I'll give it in good hands ...

    ... LGPL project:


    The main and only developer is your humble servant.
    The project is sponsored by Darren Gates, owner of tufat.com.

    Why give it away?

    Lack of time for own projects. Alas, in the last year I cut out 1-2 hours a week from work to work on html2ps / pdf, which boiled down mainly to answers on the forum , editing bugs as they were discovered, and (rarely, rarely) adding new small features.
    Naturally, the project is a pity - if only because some of its features are unique among LGPL-tools. I would like to find a successor.

    What does it mean "give"?

    • admin rights in projects;
    • consultations on why it was done inside this way and not otherwise;
    • if necessary, mediation with Darren.

    Short story

    The project was born in the fall of 2004 as a clone of the widely known html2ps written in Perl. More precisely, he was a clone about 5 minutes before I looked into the html2ps code ... ... and decided that I would save time by writing my own bike from scratch. By the beginning of 2005, a code was born that could chew simple HTML without tables, parse simple CSS, and generate the appropriate Postscript. (It may be shocking for some to find out that 90% of the calculations related to the placement of text on the page took place inside a Postscript file). In January 2005, it was decided to change the license for LGPL (instead of the originally proposed model "all for $ 5").
    $pta=defined $p{"text-align"}?$p{"text-align"}:$body{"text-align"};
    $pal=1 if($pta=~/^c/i);
    $pal=2 if($pta=~/^r/i);
    $pal=3 if($pta=~/^j/i);
    if(!$bgcol) {$bgcol="[16#FF 16#FF 16#FF]"};
    if(!$p{"color"}) {$p{"color"}="black"};
    if($lcol) {
    $Lc="/Lc t D\n/Dl $lcol D\n";
    $Lc.=$tcol ne $lcol?"/LX t D":"/LX f D";
    } else {
    $Lc="/Lc f D\n/LX f D";
    if(!$pcol) {$pcol="[0 0 0]"};

    Over the course of the year, the script developed, gained weight, replenished with features and lost bugs. By the end of the year, it became clear that: the chosen approach “write everything in Postscript, and the printer itself will figure it out” is far from ideal - the amount of computation grew along with the complexity of the processed pages and even conversion using ps2pdf on a “large” computer began to take several seconds. It was decided to stop raping printers with calculations, and, finally, remove the algorithms for placing elements from postscript. This change was noted by the release of html2ps / pdf 1.0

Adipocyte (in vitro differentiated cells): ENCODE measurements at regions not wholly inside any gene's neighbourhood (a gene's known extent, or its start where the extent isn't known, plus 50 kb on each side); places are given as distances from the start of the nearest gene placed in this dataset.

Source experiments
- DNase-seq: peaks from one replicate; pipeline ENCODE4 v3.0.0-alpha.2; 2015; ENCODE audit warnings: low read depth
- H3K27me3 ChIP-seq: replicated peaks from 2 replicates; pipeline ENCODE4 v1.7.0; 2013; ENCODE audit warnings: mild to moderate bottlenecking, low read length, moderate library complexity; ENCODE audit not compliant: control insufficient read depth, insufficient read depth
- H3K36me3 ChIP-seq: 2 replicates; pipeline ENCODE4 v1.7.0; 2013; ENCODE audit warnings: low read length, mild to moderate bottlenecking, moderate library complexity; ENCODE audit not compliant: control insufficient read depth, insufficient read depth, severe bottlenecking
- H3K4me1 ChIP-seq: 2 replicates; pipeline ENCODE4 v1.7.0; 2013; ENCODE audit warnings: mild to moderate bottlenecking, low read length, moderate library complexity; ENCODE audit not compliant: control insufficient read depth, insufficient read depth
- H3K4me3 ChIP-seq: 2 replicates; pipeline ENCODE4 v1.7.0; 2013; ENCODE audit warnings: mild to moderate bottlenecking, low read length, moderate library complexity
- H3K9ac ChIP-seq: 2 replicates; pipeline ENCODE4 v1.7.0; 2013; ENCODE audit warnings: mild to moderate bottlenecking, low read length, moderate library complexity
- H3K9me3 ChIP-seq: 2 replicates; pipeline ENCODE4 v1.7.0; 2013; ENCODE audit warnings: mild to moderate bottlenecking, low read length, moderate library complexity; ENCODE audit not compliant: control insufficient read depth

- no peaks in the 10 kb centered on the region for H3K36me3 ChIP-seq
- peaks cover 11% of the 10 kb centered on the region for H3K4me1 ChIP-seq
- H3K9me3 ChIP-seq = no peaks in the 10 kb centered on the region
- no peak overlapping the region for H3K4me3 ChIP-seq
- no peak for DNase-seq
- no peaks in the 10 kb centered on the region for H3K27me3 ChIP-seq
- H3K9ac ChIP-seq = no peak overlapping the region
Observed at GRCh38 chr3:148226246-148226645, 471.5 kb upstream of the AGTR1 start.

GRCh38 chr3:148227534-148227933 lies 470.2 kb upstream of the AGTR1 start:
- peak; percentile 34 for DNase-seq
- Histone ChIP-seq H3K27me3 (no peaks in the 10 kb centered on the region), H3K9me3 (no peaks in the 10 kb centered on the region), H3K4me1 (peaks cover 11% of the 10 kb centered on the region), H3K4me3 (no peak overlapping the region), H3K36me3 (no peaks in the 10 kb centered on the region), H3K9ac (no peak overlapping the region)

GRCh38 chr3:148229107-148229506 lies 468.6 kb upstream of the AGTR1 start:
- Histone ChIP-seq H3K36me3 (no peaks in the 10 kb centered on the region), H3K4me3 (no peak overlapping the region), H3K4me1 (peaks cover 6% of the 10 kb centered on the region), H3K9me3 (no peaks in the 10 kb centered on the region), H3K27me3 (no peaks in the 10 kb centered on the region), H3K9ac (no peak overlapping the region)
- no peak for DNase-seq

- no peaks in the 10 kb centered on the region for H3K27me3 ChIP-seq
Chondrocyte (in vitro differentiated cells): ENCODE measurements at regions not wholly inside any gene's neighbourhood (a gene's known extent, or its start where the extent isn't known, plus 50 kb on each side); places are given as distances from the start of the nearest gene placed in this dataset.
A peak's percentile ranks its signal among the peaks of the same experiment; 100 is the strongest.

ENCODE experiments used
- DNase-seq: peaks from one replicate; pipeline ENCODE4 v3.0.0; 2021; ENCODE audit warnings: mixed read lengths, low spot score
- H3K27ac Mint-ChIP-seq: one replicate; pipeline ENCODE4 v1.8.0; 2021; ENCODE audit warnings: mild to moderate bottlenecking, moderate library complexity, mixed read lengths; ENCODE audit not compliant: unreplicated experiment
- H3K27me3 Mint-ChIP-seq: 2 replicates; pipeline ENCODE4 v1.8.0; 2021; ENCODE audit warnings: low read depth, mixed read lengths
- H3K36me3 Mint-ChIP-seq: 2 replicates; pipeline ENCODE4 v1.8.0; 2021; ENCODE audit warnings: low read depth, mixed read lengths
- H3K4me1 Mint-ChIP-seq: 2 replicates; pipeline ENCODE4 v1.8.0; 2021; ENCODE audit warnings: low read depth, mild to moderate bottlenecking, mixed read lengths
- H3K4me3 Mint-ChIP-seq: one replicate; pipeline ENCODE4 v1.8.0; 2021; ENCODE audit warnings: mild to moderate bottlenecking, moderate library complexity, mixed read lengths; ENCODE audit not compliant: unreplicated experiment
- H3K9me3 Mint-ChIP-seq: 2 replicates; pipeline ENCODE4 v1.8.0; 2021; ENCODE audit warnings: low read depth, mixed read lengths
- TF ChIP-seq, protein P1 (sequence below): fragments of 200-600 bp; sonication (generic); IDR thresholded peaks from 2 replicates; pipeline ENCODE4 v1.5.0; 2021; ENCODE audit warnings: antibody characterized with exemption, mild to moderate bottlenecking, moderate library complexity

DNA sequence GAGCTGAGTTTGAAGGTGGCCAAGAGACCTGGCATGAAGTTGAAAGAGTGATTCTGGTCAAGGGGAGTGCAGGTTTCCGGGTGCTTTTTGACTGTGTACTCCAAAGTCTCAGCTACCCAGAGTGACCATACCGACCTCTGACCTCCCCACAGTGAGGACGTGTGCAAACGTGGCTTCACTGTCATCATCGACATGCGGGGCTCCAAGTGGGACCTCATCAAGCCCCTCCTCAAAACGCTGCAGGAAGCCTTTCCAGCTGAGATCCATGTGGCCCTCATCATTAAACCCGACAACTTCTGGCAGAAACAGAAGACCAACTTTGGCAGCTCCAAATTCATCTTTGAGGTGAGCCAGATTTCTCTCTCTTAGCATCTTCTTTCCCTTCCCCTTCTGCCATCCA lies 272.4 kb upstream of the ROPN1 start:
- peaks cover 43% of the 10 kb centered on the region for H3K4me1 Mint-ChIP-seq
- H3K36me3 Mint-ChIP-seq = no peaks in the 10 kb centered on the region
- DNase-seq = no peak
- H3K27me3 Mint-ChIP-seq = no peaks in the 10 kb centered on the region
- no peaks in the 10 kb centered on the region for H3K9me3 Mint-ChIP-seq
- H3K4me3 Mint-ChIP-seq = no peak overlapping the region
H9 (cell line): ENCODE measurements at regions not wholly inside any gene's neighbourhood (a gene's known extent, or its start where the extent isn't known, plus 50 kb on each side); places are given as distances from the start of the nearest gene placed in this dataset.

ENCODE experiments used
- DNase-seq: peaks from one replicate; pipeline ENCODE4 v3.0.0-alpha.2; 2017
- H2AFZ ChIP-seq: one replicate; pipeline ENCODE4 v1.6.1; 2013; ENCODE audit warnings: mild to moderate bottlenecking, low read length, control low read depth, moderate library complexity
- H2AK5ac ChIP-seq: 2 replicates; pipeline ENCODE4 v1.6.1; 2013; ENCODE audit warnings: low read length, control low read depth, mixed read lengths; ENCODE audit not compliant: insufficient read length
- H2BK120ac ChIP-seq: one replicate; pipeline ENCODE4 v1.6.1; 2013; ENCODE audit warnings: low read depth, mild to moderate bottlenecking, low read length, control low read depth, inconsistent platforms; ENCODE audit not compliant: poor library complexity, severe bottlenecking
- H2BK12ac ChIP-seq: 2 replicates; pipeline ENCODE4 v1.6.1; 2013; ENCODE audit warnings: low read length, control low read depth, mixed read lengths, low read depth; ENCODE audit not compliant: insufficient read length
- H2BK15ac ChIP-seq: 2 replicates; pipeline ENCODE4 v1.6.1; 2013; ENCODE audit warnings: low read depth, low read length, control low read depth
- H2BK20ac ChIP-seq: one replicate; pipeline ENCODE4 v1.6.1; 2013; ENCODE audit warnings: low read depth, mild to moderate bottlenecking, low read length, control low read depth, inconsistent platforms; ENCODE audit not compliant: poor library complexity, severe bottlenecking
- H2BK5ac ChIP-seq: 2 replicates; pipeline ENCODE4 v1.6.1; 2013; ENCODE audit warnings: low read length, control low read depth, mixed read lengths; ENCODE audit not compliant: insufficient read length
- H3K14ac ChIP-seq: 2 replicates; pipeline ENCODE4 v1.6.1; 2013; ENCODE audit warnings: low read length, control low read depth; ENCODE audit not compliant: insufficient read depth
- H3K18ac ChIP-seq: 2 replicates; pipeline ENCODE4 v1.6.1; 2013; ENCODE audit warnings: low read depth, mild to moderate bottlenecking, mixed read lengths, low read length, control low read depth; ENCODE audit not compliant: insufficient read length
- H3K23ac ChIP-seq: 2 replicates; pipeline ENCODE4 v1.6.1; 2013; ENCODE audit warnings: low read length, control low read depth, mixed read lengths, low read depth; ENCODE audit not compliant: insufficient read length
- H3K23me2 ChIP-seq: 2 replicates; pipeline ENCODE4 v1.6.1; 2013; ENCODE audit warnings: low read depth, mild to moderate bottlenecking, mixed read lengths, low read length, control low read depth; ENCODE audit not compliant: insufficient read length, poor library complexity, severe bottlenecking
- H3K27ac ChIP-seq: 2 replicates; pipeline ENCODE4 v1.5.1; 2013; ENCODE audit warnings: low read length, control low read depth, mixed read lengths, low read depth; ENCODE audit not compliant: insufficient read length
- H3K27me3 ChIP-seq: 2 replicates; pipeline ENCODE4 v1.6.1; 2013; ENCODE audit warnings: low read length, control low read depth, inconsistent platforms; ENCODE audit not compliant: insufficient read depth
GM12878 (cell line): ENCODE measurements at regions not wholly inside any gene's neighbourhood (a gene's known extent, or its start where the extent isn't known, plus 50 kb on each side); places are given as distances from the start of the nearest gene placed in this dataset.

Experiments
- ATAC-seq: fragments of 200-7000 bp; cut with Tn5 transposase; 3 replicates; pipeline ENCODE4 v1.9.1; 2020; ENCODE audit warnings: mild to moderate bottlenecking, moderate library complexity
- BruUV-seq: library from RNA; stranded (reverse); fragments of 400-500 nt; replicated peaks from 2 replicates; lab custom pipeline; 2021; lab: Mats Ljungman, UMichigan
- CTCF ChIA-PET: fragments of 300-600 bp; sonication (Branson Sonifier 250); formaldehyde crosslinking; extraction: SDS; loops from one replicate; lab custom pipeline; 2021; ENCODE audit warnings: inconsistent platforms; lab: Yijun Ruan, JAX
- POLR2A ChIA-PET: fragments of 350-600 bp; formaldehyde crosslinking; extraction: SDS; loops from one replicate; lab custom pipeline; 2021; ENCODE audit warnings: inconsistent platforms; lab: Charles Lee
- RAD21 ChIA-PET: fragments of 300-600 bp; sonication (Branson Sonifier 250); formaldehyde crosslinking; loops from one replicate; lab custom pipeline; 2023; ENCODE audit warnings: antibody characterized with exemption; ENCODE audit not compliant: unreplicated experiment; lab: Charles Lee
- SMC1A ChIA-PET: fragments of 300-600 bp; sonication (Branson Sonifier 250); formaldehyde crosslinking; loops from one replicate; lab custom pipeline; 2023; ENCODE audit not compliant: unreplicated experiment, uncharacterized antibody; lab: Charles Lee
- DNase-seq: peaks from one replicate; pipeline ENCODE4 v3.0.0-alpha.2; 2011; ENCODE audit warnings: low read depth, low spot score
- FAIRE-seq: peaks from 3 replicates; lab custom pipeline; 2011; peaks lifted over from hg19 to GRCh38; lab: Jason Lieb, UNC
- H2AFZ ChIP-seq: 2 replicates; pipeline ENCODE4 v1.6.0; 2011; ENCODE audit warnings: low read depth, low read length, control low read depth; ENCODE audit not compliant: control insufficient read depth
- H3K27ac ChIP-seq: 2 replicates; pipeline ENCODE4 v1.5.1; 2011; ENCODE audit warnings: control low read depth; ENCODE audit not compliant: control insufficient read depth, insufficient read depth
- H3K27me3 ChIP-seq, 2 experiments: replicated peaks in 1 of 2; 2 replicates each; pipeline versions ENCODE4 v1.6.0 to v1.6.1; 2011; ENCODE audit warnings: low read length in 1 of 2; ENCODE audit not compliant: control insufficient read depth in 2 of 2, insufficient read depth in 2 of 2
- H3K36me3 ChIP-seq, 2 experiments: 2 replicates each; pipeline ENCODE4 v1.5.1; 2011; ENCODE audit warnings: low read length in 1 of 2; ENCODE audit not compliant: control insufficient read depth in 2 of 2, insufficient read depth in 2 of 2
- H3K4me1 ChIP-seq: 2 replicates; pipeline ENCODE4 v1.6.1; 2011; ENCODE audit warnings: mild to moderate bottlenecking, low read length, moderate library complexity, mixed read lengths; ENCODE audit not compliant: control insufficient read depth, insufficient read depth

In its new form, the script existed almost until the end of 2006, when it became completely clear that one couldn’t live like that anymore - users asked for new features in volumes unexpected for such a small community, there was no convenient API for embedding html2ps / pdf in third-party projects, and the algorithms transferred from Postscript fell into PHP in a rather "strange" way, completely simplifying the changes. The time has come for the second (and last) rewriting of the kernel and the appearance of version 2.0.

    The first two-thirds of 2007 was perhaps the best time of the project: the appearance of a normal API, optimization (no, the script did not work really fast; nevertheless, its passionate love for resources was somewhat reduced) and many new features.

    Since the summer of 2007, my personal life and another project begin to take up more and more time. As a result, html2ps / pdf received a miserable 1-2 hours a week, which was spent mainly on script support on the forum. In May 2008, I decided that there was no point in continuing in the same vein, I talked with Darren and stopped trying to find time for further development.

    Pros and cons

    At the moment, this is the only LGPL tool I know that supports floats, position: absolute and position: fixed. In addition, there is support for such nice little things (not to mention the "basic" HTML / CSS), such as:
    • Internal and external links;
    • Footnotes
    • Interactive forms;
    • Table of contents generation;
    • Insert a "watermark";
    • Support for complex tables with rowspan / colspan;
    • A pretty good pagination algorithm (aware of the existence of CSS properties page-break- *, orphans and widows)
    • Unicode (successfully used for documents containing Korean mixed with French);

    There is a well-documented API with examples.

    The script is trying (from my point of view - quite successfully) to correct such trifles in the page source code as open tags, missing quotes around attributes, <,> and & characters in the wrong places, and so on.

    Now with the bad and the scary. First, the solid part of the code was written by me four years ago (respectively, the experience in designing and programming was four years less); secondly, the code survived one change in coding style and two rewrites of the kernel. The natural result of this is that in some places you can find code for which I am ashamed, and in some places - for which I am very ashamed. (I’m also ashamed of the miserable 5% test coverage).

    Another problem is the amount of code (~ 1.5 megabytes in ~ 350 files) and a rather complex subject area (you yourself can’t imagine how much space for interpretation the standards actually leave).

    If you are interested and the bad and the terrible did not scare you - write. I will be glad to answer.

    Also popular now: